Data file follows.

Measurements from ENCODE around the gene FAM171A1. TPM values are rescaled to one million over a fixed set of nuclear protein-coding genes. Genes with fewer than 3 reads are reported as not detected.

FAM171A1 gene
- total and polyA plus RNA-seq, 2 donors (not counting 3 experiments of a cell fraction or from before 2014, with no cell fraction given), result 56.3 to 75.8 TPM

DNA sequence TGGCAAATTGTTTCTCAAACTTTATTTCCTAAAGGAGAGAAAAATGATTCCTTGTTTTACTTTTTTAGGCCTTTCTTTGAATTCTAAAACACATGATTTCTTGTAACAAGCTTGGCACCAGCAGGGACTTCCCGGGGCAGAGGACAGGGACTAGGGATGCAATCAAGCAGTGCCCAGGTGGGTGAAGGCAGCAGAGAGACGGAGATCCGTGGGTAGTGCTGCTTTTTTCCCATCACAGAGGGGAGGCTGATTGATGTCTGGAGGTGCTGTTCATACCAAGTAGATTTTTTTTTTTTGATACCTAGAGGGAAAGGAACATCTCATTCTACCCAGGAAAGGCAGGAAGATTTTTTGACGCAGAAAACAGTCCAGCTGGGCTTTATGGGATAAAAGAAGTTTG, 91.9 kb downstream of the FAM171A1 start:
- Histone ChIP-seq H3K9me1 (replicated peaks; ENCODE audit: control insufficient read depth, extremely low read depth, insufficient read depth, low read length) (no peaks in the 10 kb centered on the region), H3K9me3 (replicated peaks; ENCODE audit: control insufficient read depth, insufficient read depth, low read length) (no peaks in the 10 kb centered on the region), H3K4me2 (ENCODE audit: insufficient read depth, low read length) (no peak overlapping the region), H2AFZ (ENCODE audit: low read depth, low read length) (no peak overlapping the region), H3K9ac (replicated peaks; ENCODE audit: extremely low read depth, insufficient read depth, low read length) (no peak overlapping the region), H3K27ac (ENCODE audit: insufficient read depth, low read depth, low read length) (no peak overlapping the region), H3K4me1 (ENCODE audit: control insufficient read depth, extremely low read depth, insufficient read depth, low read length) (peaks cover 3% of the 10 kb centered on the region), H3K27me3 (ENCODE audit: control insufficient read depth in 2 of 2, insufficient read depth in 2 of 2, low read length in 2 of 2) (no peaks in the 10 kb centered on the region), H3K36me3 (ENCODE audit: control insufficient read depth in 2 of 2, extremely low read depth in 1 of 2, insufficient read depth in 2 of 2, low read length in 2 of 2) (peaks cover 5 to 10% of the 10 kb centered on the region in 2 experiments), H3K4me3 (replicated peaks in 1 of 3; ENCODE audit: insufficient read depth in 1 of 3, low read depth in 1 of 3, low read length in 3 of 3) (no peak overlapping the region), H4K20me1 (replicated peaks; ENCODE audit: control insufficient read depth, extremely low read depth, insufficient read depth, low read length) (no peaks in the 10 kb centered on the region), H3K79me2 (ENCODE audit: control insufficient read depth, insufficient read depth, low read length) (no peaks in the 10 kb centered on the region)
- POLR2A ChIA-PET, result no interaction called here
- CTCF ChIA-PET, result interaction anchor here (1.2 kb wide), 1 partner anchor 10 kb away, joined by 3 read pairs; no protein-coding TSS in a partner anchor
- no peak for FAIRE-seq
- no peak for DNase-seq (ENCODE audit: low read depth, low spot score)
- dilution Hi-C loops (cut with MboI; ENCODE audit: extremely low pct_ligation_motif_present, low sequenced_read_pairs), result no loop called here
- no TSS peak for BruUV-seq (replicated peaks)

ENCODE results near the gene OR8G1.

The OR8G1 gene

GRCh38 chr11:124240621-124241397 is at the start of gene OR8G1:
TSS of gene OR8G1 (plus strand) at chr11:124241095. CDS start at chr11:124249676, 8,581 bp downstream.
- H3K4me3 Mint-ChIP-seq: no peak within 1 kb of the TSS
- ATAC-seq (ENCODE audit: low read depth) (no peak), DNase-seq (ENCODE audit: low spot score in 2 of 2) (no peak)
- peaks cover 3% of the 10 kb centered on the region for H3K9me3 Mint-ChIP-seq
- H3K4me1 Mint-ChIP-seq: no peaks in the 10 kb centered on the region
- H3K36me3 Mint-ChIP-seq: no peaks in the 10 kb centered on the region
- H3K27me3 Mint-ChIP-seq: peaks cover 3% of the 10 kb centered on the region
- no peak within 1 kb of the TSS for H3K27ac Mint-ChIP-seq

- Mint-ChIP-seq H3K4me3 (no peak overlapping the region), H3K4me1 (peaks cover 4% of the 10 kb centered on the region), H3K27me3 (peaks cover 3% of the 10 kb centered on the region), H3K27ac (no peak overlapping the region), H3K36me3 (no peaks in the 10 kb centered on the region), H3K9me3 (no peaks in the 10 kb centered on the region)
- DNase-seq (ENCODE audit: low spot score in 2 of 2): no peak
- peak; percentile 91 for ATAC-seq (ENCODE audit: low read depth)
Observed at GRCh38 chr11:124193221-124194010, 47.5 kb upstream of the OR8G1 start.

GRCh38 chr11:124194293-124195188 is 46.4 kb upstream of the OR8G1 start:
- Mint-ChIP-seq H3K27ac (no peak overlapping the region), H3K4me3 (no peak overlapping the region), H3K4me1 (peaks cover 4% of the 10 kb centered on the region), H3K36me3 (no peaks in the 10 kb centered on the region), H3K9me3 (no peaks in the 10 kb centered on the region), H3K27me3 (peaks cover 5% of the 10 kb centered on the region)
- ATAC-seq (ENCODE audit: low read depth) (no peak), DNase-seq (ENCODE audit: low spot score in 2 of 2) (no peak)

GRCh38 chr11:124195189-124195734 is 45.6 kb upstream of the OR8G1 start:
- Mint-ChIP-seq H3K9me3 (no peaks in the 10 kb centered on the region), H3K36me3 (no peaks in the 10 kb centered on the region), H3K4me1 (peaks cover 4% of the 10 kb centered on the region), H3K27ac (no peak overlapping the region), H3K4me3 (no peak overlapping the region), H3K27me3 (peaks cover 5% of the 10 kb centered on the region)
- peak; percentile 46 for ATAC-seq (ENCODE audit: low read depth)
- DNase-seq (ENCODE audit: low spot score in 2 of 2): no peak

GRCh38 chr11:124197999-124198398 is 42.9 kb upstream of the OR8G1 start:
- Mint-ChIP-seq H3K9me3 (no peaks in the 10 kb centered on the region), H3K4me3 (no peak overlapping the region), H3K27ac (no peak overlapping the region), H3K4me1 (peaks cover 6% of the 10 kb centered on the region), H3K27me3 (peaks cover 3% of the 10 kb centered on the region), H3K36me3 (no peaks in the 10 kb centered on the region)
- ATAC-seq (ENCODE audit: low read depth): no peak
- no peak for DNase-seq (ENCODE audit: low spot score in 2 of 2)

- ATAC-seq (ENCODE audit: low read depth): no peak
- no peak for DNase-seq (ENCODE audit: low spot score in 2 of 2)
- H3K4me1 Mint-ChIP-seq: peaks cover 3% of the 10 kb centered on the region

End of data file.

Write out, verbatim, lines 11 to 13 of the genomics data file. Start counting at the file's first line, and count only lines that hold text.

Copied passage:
- no TSS peak for BruUV-seq (replicated peaks)

ENCODE results near the gene OR8G1.

The OR8G1 gene